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Comments: (2)

A Finextra member
A Finextra member | 01 August, 2009, 18:17

This opportunity has been knocking for a few years now. And the knuckles are quite worn out.

When I meet with other people in the industry, we all agree that banks generally don't care about resolving problems even if the systems and tools are there. They regard fraud as a cost of doing business.

Each week, here in finextra we have bloggers writing about financial institutions' failure to innovate. FIs are not into innovation, well at least not when it comes to resolving problems. What we have seen so far is that they are quick to innovate processes and systems that allow them to skim, for example, using high-frequency trading systems with access to flash orders. This is the prevalent mentality - innovation is accepted and welcome only if it enables the FI to make quick bucks/profits. Never mind that when you take a close look at this 'innovative' high-frequency trading system (for example), one would readily see that it messes up the level playing field. As an ex-trader, I find such an exclusive system anomalous and in my opinion, these systems should not be allowed.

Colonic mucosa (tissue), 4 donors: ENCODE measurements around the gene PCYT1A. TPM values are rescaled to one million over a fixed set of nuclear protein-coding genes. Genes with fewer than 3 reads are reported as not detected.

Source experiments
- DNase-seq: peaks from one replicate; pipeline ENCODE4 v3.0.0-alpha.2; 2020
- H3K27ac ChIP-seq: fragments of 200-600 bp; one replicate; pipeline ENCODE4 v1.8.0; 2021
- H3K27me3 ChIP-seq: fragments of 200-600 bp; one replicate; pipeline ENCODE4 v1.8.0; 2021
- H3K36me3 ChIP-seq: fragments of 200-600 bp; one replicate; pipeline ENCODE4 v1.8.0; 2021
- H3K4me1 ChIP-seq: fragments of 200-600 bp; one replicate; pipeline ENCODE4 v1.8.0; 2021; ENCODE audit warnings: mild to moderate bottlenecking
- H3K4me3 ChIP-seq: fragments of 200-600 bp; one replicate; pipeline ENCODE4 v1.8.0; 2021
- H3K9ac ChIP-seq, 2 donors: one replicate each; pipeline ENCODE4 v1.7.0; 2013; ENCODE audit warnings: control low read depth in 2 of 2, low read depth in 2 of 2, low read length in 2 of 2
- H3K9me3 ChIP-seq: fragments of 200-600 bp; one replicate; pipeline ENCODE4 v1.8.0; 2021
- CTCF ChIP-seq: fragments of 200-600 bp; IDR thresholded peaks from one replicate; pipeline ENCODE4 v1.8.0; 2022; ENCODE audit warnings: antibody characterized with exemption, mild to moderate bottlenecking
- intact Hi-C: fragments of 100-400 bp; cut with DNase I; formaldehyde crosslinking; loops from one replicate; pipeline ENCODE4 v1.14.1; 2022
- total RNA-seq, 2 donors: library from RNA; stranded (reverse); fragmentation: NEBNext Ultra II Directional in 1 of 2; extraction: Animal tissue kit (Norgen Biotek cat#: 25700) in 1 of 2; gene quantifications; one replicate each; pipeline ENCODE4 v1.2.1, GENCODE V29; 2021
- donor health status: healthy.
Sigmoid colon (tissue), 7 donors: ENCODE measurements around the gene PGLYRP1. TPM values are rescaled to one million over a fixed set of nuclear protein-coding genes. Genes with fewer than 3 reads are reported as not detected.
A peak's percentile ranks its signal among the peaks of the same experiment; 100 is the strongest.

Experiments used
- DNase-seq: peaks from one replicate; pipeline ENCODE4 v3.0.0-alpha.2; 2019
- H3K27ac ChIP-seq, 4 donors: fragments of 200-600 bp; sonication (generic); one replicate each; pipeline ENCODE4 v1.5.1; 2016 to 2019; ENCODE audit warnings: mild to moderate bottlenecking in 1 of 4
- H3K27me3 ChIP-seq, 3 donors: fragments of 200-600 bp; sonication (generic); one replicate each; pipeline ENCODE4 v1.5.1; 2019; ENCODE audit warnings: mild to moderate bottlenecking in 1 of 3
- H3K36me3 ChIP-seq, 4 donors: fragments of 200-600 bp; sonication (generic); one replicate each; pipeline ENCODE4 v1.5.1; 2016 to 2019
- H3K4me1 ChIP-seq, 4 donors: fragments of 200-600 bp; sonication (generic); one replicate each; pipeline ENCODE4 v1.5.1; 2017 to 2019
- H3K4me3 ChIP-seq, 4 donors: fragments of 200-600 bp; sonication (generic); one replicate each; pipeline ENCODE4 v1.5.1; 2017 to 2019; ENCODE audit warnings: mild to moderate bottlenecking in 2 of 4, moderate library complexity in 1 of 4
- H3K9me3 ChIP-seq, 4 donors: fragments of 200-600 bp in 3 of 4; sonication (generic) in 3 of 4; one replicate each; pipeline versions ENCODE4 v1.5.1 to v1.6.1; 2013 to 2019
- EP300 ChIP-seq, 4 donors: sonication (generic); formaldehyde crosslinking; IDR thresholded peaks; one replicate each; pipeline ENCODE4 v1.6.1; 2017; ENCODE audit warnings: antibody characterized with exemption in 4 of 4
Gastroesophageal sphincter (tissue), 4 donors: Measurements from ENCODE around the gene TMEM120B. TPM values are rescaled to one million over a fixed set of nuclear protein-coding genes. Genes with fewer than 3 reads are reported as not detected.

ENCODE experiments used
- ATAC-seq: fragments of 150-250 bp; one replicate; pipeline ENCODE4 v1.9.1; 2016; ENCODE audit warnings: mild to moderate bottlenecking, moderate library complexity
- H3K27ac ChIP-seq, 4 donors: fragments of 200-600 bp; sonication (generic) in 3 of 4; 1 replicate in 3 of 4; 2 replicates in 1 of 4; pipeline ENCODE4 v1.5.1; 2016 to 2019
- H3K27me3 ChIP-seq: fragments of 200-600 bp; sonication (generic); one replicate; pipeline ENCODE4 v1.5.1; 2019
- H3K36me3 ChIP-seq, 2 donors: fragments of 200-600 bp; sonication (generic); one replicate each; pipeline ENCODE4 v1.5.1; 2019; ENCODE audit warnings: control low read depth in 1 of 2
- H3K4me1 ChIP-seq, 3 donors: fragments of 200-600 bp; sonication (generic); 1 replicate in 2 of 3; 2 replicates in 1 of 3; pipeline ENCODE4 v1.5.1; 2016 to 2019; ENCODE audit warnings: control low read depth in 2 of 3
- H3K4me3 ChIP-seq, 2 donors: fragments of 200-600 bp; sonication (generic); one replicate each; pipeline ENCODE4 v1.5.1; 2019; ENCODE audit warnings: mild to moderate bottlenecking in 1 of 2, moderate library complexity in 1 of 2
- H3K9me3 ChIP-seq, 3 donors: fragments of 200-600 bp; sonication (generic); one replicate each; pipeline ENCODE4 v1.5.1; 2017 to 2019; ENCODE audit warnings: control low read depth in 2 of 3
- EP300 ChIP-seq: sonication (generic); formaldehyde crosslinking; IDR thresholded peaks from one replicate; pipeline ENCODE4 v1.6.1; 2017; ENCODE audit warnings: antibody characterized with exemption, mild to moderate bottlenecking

It's also a herd mentality out there and considering the economic fiasco that they have brought upon themselves, banks just do not want to do anything. 

What you call UDLAPs is offered by patented processes and systems (priority date of Feb. 2001, USPTO 6931382). VISA's similar patent application claims came in March 2002, 13 months later... This 6931382 system was actually conceived and designed approximately in September 2000 - 9 years ago!